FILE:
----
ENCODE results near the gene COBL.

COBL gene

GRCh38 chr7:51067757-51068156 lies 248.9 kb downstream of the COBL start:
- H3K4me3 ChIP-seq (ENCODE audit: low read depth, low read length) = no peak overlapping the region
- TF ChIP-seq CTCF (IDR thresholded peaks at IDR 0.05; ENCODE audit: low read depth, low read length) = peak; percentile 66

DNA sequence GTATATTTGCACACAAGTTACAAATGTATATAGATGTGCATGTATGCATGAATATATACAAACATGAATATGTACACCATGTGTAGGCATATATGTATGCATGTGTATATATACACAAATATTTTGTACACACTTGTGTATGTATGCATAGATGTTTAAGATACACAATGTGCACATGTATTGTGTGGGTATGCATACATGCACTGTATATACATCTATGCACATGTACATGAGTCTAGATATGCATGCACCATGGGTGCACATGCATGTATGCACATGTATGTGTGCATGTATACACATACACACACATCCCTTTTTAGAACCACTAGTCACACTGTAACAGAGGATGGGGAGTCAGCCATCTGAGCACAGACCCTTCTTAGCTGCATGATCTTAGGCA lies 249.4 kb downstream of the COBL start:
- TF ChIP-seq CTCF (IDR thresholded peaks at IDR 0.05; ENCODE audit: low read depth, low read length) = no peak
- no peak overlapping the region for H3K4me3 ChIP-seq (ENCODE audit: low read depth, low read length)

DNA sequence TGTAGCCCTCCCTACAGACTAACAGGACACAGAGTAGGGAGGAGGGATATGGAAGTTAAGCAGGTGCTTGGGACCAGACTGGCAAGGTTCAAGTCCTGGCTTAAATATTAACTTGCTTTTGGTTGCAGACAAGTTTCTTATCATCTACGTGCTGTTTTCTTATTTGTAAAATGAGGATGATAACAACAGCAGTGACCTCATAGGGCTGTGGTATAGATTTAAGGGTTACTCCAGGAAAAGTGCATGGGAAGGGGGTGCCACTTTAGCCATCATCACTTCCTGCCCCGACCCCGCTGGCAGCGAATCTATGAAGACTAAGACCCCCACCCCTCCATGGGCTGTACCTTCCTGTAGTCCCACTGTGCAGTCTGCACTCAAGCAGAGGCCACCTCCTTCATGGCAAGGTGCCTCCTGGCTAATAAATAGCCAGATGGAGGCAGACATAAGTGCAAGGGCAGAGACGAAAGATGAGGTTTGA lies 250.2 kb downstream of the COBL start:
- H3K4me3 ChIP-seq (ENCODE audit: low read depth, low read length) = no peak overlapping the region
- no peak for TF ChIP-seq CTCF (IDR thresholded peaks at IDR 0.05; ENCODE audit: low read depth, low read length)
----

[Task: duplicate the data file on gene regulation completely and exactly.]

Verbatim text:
ENCODE results near the gene COBL.

COBL gene

GRCh38 chr7:51067757-51068156 lies 248.9 kb downstream of the COBL start:
- H3K4me3 ChIP-seq (ENCODE audit: low read depth, low read length) = no peak overlapping the region
- TF ChIP-seq CTCF (IDR thresholded peaks at IDR 0.05; ENCODE audit: low read depth, low read length) = peak; percentile 66

DNA sequence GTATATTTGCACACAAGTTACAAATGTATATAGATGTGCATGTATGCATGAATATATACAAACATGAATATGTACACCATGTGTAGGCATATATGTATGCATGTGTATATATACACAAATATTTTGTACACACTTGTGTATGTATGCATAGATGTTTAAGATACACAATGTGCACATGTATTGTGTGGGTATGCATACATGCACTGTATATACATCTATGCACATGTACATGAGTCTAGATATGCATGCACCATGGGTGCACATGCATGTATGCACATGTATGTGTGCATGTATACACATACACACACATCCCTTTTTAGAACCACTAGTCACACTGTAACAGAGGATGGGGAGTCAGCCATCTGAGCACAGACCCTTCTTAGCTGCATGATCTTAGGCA lies 249.4 kb downstream of the COBL start:
- TF ChIP-seq CTCF (IDR thresholded peaks at IDR 0.05; ENCODE audit: low read depth, low read length) = no peak
- no peak overlapping the region for H3K4me3 ChIP-seq (ENCODE audit: low read depth, low read length)

DNA sequence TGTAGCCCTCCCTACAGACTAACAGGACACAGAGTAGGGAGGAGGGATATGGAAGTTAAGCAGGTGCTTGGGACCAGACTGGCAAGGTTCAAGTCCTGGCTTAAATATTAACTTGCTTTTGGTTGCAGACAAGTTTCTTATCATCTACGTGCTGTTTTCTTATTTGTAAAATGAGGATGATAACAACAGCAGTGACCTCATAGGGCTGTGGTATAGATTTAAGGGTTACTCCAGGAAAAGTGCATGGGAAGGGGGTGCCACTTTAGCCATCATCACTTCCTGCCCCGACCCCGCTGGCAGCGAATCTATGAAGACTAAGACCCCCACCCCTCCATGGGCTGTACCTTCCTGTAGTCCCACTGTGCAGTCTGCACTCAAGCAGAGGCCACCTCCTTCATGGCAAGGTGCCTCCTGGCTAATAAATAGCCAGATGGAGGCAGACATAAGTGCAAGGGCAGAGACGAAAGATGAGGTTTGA lies 250.2 kb downstream of the COBL start:
- H3K4me3 ChIP-seq (ENCODE audit: low read depth, low read length) = no peak overlapping the region
- no peak for TF ChIP-seq CTCF (IDR thresholded peaks at IDR 0.05; ENCODE audit: low read depth, low read length)